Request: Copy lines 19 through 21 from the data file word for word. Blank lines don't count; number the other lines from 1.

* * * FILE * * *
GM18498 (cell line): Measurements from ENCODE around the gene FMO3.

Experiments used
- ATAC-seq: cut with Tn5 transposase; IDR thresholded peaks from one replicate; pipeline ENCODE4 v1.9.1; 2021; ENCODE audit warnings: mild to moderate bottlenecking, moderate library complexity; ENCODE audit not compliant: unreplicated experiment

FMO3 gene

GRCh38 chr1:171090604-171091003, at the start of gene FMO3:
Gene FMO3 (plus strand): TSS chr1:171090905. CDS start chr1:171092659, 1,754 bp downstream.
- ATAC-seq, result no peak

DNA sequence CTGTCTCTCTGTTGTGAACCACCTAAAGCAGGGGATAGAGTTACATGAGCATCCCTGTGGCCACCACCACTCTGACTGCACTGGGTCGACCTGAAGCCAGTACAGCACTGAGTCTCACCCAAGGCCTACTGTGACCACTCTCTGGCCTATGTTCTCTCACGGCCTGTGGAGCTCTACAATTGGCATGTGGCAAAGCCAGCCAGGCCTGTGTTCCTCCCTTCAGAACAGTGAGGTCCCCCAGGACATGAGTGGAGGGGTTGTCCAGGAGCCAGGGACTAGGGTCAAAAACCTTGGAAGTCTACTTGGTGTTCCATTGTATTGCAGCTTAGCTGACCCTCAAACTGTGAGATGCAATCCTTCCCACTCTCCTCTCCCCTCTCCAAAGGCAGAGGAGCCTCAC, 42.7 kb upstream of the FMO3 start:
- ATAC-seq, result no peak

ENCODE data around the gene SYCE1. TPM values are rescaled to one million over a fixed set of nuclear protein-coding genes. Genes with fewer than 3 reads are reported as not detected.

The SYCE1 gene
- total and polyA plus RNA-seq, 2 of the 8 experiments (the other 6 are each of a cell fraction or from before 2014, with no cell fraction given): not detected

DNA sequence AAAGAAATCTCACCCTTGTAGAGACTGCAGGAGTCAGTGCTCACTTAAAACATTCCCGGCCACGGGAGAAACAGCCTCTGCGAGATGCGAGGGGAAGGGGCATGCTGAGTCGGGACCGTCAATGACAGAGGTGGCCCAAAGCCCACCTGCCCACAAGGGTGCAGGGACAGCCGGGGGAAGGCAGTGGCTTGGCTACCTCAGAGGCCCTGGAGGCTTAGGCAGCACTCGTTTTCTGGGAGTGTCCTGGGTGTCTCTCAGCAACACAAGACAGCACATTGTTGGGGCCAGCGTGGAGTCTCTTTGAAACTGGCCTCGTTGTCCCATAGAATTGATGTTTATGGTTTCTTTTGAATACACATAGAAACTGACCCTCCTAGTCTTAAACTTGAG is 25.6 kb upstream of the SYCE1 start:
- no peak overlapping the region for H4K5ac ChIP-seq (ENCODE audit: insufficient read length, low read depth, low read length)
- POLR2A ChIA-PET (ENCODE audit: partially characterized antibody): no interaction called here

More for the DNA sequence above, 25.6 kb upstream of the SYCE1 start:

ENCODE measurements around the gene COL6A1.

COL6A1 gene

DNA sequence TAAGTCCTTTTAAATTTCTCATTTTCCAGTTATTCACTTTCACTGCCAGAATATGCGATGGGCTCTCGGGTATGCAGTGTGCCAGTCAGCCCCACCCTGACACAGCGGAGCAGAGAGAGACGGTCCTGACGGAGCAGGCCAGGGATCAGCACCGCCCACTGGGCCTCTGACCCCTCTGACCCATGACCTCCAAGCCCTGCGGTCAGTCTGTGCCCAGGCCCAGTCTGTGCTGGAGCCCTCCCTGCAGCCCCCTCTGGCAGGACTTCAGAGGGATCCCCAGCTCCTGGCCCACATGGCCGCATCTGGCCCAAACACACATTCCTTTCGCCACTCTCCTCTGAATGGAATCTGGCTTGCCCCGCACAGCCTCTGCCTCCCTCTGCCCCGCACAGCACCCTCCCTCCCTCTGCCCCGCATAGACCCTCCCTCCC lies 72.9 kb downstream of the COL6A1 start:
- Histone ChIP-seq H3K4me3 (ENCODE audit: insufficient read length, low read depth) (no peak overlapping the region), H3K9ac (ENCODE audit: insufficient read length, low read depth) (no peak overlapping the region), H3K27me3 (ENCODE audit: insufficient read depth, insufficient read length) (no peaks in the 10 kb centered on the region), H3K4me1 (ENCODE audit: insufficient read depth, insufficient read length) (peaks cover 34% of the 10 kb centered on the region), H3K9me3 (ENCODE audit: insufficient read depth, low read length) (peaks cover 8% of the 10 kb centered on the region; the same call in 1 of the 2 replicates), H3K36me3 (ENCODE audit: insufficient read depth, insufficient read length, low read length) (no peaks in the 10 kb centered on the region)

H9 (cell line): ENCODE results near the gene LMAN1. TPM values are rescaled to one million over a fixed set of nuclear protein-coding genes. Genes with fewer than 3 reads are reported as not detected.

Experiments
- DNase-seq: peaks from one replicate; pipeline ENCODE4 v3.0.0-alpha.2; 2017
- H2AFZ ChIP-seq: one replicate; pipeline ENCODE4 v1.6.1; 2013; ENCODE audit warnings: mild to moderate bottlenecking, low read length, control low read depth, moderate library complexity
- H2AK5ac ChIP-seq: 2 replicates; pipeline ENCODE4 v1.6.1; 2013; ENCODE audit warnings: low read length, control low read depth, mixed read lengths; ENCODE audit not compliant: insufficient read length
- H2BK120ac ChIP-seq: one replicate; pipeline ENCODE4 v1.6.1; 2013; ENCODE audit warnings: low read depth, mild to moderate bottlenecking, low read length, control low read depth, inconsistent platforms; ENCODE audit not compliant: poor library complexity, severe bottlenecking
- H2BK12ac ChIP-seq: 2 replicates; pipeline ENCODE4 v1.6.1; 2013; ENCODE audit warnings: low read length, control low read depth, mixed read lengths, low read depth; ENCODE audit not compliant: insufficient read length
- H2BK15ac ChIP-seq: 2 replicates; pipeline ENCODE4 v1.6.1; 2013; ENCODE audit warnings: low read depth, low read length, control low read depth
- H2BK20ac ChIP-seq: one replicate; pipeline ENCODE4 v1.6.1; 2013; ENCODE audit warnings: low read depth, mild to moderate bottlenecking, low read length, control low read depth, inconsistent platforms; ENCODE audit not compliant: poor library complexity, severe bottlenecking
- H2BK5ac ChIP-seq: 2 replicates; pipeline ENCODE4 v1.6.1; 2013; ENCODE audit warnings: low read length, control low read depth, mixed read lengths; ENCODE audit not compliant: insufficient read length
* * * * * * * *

DNA sequence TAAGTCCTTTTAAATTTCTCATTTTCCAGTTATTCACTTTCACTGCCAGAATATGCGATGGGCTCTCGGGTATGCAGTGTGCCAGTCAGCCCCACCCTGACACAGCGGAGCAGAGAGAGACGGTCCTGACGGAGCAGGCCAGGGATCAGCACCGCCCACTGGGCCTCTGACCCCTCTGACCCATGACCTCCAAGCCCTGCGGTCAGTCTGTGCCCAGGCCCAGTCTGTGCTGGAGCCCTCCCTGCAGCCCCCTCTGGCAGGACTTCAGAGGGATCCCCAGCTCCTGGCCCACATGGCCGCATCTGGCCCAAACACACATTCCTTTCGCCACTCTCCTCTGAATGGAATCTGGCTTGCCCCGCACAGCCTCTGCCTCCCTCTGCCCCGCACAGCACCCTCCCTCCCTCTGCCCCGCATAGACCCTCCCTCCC lies 72.9 kb downstream of the COL6A1 start:
- Histone ChIP-seq H3K4me3 (ENCODE audit: insufficient read length, low read depth) (no peak overlapping the region), H3K9ac (ENCODE audit: insufficient read length, low read depth) (no peak overlapping the region), H3K27me3 (ENCODE audit: insufficient read depth, insufficient read length) (no peaks in the 10 kb centered on the region), H3K4me1 (ENCODE audit: insufficient read depth, insufficient read length) (peaks cover 34% of the 10 kb centered on the region), H3K9me3 (ENCODE audit: insufficient read depth, low read length) (peaks cover 8% of the 10 kb centered on the region; the same call in 1 of the 2 replicates), H3K36me3 (ENCODE audit: insufficient read depth, insufficient read length, low read length) (no peaks in the 10 kb centered on the region)

H9 (cell line): ENCODE results near the gene LMAN1. TPM values are rescaled to one million over a fixed set of nuclear protein-coding genes. Genes with fewer than 3 reads are reported as not detected.